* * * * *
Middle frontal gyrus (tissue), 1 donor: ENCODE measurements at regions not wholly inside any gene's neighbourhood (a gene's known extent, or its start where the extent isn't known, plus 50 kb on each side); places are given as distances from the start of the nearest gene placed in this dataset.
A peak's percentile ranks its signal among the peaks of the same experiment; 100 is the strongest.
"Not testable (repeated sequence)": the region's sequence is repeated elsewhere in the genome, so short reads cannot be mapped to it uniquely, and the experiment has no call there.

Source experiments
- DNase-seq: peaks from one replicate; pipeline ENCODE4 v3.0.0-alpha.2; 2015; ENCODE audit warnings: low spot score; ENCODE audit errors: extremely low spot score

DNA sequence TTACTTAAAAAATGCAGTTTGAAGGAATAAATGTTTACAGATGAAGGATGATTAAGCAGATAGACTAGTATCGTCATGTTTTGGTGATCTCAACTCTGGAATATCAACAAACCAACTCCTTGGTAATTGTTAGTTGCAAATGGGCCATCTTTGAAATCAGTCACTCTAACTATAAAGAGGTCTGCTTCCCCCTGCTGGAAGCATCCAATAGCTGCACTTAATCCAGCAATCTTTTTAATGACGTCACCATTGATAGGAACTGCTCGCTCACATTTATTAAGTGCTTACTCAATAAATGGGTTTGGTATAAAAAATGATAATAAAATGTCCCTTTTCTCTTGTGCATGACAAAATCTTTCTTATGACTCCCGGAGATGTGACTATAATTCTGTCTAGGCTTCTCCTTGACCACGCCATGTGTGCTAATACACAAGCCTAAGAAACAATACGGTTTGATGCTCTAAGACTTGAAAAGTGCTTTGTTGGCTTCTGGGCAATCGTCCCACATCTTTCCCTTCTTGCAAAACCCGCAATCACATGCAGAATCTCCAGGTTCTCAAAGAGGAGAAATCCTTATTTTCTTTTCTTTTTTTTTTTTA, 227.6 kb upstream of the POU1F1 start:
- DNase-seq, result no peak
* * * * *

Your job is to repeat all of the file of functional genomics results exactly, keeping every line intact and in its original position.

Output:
Middle frontal gyrus (tissue), 1 donor: ENCODE measurements at regions not wholly inside any gene's neighbourhood (a gene's known extent, or its start where the extent isn't known, plus 50 kb on each side); places are given as distances from the start of the nearest gene placed in this dataset.
A peak's percentile ranks its signal among the peaks of the same experiment; 100 is the strongest.
"Not testable (repeated sequence)": the region's sequence is repeated elsewhere in the genome, so short reads cannot be mapped to it uniquely, and the experiment has no call there.

Source experiments
- DNase-seq: peaks from one replicate; pipeline ENCODE4 v3.0.0-alpha.2; 2015; ENCODE audit warnings: low spot score; ENCODE audit errors: extremely low spot score

DNA sequence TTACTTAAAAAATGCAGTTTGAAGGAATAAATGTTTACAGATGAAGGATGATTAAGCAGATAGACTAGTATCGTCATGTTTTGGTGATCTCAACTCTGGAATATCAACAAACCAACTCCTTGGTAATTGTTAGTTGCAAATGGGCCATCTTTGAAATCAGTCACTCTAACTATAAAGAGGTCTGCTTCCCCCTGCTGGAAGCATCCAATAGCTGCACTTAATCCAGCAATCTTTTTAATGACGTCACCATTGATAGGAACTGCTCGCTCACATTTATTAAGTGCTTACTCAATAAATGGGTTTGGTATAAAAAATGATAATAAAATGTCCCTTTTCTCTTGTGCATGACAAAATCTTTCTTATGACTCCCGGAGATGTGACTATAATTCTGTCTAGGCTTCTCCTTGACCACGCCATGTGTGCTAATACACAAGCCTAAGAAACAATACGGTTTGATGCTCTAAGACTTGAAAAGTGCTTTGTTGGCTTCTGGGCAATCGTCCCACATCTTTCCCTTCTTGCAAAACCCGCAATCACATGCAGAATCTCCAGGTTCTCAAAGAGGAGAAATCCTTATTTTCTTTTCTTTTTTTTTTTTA, 227.6 kb upstream of the POU1F1 start:
- DNase-seq, result no peak